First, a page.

Helms does an excellent job combining strange and colorful art, the concepts of opposites, and a tale of a friendship...

Outside, Inside

Outside, Inside by Cindy Helms

Seussian shapes and creatures dominate this clever concept book about opposites—and friendship—by debut author/illustrator Helms. Flowers grow all over a strangely shaped metal construction; the word "outside," sided with the same type of metal collage, shows on the opposite page. The flowers remain, but the metal is gone on the next two page spread: instead of the exterior, readers see the dark interior of the building, populated by eyes of all different sizes. The word "inside," as black as the lightless inside of the building, is juxtaposed on the next page. Bird, a strange looking, multi-shaped creature with a carrot-shaped beak, can't find any of this friends, and his thoughts wondering where everyone has gone are posed in bold-colored, bright letters. He can't find them outside, but maybe if he knocks on the door… After a few pages of monstrous mutters, hurrying to finish last details (the reader presumes), the lights go on inside the building, and Bird is treated to a surprise from his friends. The creatures inside are birdlike, reptilian, or alien by turn, and are drawn in pinks, purples, greens, and golds, with springs for limbs and protruding eyes. The party makes Bird's heart grow several sizes with happiness. The text, comprised of only thirty-five words, is as much a part of the imagery as the illustrations themselves. Word balloons help reveal what Bird and the other characters are thinking, and the letters are sometimes squeezed to show the hushed volume of the creatures' voices. Most of the uses of inside/outside are truly opposites; there's only one more metaphorical use ("inside…. inside"), where Bird's heart expands and floats beyond his body (connected with a spring-like cord), that may perplex young readers. Otherwise, all the words are simple enough that very beginning readers will be able to sound them out, and may have a victory of reading a book all on their own. The weird creatures are child-friendly, and the colorful pictures are sure to appeal.

Helms does an excellent job combining strange and colorful art, the concepts of opposites, and a tale of a friendship surprise.

Pub Date: Aug. 17, 2015

ISBN: 978-0-9963397-0-4

Page Count: 33

Publisher: Set Free Publishing

Review Posted Online: July 23, 2015

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A sweet, soft conversation starter and a charming gift.

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A paean to teachers and their surrogates everywhere.

This gentle ode to a teacher’s skill at inspiring, encouraging, and being a role model is spoken, presumably, from a child’s viewpoint. However, the voice could equally be that of an adult, because who can’t look back upon teachers or other early mentors who gave of themselves and offered their pupils so much? Indeed, some of the self-aware, self-assured expressions herein seem perhaps more realistic as uttered from one who’s already grown. Alternatively, readers won’t fail to note that this small book, illustrated with gentle soy-ink drawings and featuring an adult-child bear duo engaged in various sedentary and lively pursuits, could just as easily be about human parent- (or grandparent-) child pairs: some of the softly colored illustrations depict scenarios that are more likely to occur within a home and/or other family-oriented setting. Makes sense: aren’t parents and other close family members children’s first teachers? This duality suggests that the book might be best shared one-on-one between a nostalgic adult and a child who’s developed some self-confidence, having learned a thing or two from a parent, grandparent, older relative, or classroom instructor.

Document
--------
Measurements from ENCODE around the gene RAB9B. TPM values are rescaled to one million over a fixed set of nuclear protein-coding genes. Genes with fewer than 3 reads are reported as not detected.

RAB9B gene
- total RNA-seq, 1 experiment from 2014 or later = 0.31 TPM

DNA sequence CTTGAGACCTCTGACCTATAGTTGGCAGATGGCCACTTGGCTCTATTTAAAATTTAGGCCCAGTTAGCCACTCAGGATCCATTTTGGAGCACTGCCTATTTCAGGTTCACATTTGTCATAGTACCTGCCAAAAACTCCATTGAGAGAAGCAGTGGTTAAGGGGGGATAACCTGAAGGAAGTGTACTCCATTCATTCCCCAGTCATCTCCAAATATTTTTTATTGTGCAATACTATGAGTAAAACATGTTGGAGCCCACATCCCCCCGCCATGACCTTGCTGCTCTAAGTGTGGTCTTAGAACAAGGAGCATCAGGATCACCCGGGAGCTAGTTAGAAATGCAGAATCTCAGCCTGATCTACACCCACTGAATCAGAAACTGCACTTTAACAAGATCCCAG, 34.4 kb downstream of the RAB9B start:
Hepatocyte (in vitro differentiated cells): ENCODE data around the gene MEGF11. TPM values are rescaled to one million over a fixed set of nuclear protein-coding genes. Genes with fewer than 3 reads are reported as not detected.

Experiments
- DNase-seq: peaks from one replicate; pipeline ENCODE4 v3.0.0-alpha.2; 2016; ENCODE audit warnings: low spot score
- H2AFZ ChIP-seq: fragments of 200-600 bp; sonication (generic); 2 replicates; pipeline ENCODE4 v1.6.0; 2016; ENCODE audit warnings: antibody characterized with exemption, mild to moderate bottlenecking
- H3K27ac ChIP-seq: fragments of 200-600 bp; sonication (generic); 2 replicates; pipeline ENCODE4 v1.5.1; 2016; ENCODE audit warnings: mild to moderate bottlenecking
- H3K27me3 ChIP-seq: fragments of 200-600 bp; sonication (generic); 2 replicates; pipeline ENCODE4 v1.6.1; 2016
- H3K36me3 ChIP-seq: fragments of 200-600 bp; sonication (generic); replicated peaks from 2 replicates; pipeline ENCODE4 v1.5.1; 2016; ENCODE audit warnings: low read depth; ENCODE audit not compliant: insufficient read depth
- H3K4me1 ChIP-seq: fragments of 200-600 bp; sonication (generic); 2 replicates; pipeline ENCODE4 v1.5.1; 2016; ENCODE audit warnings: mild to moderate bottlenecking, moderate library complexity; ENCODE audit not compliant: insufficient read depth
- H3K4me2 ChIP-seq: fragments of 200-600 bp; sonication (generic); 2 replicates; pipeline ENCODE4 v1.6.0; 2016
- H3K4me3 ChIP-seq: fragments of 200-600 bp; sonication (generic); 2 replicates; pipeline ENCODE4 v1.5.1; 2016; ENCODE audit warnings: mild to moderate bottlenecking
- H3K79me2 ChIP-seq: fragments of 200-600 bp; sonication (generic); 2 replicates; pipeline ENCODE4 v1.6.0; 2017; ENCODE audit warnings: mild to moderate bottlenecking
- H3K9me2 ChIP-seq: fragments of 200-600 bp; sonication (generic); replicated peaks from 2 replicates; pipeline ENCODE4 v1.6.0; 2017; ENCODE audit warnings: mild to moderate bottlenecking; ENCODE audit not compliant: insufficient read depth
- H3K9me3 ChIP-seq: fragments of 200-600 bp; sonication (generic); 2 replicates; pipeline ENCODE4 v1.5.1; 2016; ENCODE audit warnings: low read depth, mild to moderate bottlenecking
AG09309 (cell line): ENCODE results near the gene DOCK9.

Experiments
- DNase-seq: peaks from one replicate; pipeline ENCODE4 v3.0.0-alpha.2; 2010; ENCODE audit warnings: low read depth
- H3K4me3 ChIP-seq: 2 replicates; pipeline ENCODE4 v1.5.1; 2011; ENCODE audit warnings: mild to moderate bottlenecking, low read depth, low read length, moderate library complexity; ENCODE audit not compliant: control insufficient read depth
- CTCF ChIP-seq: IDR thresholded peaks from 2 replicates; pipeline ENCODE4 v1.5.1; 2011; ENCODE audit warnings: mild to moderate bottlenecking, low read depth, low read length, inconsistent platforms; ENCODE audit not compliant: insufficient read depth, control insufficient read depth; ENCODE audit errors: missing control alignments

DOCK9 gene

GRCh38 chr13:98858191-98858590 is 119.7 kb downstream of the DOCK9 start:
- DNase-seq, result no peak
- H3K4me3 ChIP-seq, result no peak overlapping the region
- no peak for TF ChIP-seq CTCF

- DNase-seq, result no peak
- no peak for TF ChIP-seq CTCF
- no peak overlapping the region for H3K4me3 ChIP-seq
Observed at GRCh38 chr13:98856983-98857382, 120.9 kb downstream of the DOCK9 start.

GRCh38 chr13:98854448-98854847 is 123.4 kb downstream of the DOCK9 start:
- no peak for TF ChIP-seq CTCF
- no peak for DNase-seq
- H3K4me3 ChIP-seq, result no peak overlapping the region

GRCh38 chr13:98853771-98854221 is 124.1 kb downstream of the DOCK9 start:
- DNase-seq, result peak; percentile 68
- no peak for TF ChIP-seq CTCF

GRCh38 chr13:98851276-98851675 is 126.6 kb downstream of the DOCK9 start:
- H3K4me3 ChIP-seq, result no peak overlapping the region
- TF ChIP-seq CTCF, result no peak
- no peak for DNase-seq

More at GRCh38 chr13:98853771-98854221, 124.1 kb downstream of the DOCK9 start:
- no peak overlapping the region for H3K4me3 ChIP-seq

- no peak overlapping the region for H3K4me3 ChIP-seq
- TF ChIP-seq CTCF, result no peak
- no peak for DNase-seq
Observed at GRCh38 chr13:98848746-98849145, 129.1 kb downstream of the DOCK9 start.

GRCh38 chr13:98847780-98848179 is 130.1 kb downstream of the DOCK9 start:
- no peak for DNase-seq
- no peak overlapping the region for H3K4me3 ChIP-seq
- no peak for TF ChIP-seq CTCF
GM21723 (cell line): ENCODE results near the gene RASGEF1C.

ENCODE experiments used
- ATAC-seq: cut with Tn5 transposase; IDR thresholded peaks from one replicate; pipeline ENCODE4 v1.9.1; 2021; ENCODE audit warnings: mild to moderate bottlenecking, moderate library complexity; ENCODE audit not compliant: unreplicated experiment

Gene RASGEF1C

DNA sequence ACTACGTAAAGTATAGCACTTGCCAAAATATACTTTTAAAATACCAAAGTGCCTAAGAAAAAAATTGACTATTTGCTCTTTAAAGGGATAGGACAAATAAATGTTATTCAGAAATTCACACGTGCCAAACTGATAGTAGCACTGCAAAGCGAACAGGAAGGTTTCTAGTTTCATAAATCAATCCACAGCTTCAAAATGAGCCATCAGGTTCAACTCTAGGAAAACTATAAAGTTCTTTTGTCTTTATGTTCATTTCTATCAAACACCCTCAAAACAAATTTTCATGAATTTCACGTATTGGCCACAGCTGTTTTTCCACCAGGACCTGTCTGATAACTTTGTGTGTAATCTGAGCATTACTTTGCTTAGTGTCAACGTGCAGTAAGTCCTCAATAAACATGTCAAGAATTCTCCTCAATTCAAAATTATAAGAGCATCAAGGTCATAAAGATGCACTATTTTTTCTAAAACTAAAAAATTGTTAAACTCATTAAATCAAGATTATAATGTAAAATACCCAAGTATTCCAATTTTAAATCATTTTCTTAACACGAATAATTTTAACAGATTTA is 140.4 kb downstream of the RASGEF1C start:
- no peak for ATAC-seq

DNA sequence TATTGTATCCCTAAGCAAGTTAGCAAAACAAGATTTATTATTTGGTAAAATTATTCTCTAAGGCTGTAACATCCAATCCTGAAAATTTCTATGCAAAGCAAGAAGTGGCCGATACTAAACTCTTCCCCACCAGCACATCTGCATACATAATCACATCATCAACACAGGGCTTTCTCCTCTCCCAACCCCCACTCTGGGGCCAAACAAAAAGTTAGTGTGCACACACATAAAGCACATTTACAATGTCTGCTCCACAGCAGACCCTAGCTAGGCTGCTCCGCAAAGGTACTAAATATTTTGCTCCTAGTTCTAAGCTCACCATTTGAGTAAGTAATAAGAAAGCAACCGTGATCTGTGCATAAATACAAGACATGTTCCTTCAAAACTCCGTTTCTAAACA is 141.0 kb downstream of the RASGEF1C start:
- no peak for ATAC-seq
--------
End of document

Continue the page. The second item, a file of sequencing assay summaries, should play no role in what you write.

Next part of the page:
A sweet, soft conversation starter and a charming gift. (Picture book. 4-7)

Pub Date: March 1, 2017

ISBN: 978-1-943200-08-5

Page Count: 32

Publisher: Compendium

Review Posted Online: Dec. 14, 2016

Kirkus Reviews Issue: Jan. 1, 2017

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More gift book than storybook, this is a meaningful addition to nursery bookshelves


A young child explores the unlimited potential inherent in all humans.

“Have you ever wondered why you are here?” asks the second-person narration. There is no one like you. Maybe you’re here to make a difference with your uniqueness; maybe you will speak for those who can’t or use your gifts to shine a light into the darkness. The no-frills, unrhymed narrative encourages readers to follow their hearts and tap into their limitless potential to be anything and do anything. The precisely inked and colored artwork plays with perspective from the first double-page spread, in which the child contemplates a mountain (or maybe an iceberg) in their hands. Later, they stand on a ladder to place white spots on tall, red mushrooms. The oversized flora and fauna seem to symbolize the presumptively insurmountable, reinforcing the book’s message that anything is possible. This quiet read, with its sophisticated central question, encourages children to reach for their untapped potential while reminding them it won’t be easy—they will make messes and mistakes—but the magic within can help overcome falls and failures. It’s unlikely that members of the intended audience have begun to wonder about their life’s purpose, but this life-affirming mood piece has honorable intentions. The child, accompanied by an adorable piglet and sporting overalls and a bird-beaked cap made of leaves, presents white.

More gift book than storybook, this is a meaningful addition to nursery bookshelves . (Picture book. 2-8)

Pub Date: Sept. 15, 2019

ISBN: 978-1-946873-75-0

Page Count: 40

Publisher: Compendium

Review Posted Online: May 22, 2019

Kirkus Reviews Issue: June 15, 2019

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